Qantas Confirms It’s Considering Adding Wi-Fi to Its Dreamliner Fleet
This post contains references to products from one or more of our advertisers. We may receive compensation when you click on links to those products. For an explanation of our Advertising Policy, visit this page.
For Qantas, the addition of the Boeing 787-9 to its fleet is a huge improvement for both the airline itself and passengers flying it, as the three-class configuration offers customers a solid hard product. However, the one thing that Qantas’ latest aircraft is lacking is Wi-Fi. But that might soon be changing.
Ahead of the aircraft’s inaugural long-haul flight between Los Angeles (LAX) and Melbourne (MEL), the carrier held a preview event for the media, officials and some of its most frequent flyers at its stunning new hangar at LAX. Along with getting an up-close look at the aircraft, a spokesperson for the carrier confirmed to TPG that it’s considering adding Wi-Fi to its fleet of 787s.
But don’t get your hopes up for Wi-Fi to be available soon. At this point, nothing is confirmed, and it’s not clear what type of Wi-Fi the airline would employ. And if the carrier does indeed decide to add Wi-Fi to the fleet, the technology likely wouldn’t be installed until Qantas takes delivery of all eight of its 789s on order — a process that’s expected to be completed by the end of 2018.
The decision by the carrier not to add Wi-Fi as an option to begin with was a questionable one. For Qantas, the Dreamliner provides the airline an opportunity to fly longer routes than ever before — for example, its soon-to-be-launched world’s longest flight between London (LHR) and Perth (PER) — and Wi-Fi on international routes isn’t a new concept for the carrier since it temporarily offered Wi-Fi on its A380 for a cost. And while it’s investing so much in the hard product — which it does have a lot to be proud of — the exclusion of Wi-Fi from its 787s was concerning from the start. Now, more than ever, passengers like to stay connected — or at least have the option.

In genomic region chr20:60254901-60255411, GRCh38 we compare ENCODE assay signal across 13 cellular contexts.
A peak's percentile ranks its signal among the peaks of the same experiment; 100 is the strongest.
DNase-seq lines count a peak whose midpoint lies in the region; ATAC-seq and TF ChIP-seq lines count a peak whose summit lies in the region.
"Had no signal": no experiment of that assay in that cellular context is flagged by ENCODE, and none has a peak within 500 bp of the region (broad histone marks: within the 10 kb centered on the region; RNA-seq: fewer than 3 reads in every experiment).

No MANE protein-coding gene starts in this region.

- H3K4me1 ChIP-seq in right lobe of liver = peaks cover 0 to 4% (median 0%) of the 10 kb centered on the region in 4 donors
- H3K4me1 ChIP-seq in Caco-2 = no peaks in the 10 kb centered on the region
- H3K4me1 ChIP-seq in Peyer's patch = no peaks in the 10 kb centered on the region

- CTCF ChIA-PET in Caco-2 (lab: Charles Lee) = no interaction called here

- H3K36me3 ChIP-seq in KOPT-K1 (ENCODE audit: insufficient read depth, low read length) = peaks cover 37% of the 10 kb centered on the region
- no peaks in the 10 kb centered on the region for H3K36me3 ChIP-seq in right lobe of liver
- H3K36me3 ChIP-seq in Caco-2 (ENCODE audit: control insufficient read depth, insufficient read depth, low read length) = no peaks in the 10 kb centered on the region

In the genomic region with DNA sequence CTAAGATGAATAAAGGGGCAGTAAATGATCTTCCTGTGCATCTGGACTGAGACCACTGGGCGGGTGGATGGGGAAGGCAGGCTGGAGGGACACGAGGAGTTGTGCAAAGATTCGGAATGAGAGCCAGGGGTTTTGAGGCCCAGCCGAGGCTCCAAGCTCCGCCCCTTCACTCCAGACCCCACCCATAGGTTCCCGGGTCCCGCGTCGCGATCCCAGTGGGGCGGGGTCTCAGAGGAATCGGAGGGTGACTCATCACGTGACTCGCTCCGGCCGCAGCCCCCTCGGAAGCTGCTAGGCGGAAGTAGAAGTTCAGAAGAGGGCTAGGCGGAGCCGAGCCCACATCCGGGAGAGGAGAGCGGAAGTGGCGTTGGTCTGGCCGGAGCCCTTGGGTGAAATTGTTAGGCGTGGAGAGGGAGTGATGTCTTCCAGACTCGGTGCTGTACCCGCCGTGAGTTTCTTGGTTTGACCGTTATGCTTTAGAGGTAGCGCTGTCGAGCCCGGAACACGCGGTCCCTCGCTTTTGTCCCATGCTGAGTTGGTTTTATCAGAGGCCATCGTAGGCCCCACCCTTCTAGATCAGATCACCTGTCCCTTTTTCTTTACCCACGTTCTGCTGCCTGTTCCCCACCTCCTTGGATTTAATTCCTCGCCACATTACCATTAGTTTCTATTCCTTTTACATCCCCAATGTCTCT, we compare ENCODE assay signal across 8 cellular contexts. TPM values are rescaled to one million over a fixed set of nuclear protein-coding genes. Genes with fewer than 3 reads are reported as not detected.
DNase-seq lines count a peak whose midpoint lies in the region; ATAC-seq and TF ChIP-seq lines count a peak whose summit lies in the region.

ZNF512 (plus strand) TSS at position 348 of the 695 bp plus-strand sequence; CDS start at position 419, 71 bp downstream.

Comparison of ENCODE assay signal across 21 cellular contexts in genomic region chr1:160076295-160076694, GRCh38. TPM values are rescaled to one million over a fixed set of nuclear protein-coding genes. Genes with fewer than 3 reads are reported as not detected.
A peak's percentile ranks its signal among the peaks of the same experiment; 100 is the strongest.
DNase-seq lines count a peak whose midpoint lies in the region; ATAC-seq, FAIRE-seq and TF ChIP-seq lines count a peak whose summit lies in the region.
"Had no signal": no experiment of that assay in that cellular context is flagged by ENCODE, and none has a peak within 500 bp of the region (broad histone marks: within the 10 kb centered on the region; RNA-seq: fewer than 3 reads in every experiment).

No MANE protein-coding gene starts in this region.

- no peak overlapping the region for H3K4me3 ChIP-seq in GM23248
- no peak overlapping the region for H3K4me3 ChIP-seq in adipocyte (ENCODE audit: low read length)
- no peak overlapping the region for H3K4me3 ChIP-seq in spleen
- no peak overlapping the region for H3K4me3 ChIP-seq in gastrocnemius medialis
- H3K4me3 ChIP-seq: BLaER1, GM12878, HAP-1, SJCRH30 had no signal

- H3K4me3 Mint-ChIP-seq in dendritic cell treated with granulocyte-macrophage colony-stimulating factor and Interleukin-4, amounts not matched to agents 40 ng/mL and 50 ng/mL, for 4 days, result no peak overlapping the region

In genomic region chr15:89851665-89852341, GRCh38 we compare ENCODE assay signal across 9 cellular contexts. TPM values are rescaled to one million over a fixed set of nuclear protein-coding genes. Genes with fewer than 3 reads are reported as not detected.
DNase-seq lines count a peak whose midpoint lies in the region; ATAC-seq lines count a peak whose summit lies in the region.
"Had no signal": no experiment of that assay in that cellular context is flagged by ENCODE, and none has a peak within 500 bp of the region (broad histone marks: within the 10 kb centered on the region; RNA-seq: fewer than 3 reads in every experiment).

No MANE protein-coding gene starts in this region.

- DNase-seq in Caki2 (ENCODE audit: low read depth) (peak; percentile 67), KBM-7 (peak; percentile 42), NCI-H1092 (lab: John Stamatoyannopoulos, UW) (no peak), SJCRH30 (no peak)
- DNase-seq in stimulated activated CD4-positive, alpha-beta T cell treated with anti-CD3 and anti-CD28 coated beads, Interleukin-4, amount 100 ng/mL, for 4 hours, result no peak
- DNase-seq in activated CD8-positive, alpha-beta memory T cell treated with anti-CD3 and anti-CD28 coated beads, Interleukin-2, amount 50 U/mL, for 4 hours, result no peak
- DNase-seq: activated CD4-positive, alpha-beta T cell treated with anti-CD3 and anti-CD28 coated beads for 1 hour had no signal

Had the carrier made the decision from the beginning, chances are it would have been a much smoother process. Now, if Qantas does decide to add the feature, it’ll be forced to take aircraft out of operation in order to get the technology installed.
For now, Qantas is prioritizing rolling out Wi-Fi on its domestic fleet of aircraft — its 737s and A330s — and by the end of 2018, the feature is expected to be available on 80 of its domestic fleet. Those planes will offer complimentary Wi-Fi and a Qantas spokesperson said that if the carrier does launch Wi-Fi features on its 787s, it could potentially be complimentary as well.
If Qantas really wants to set its product apart from the competition, it should add Wi-Fi to its Dreamliners. Competitors that fly 787 variants to Australia from the US such as American and United already feature Wi-Fi, and Delta also offers Wi-Fi on its 777s to Australia. With only two Dreamliners in its fleet thus far, Qantas still has some time to decide whether or not to install the technology — but we’re hoping it does.
Welcome to The Points Guy!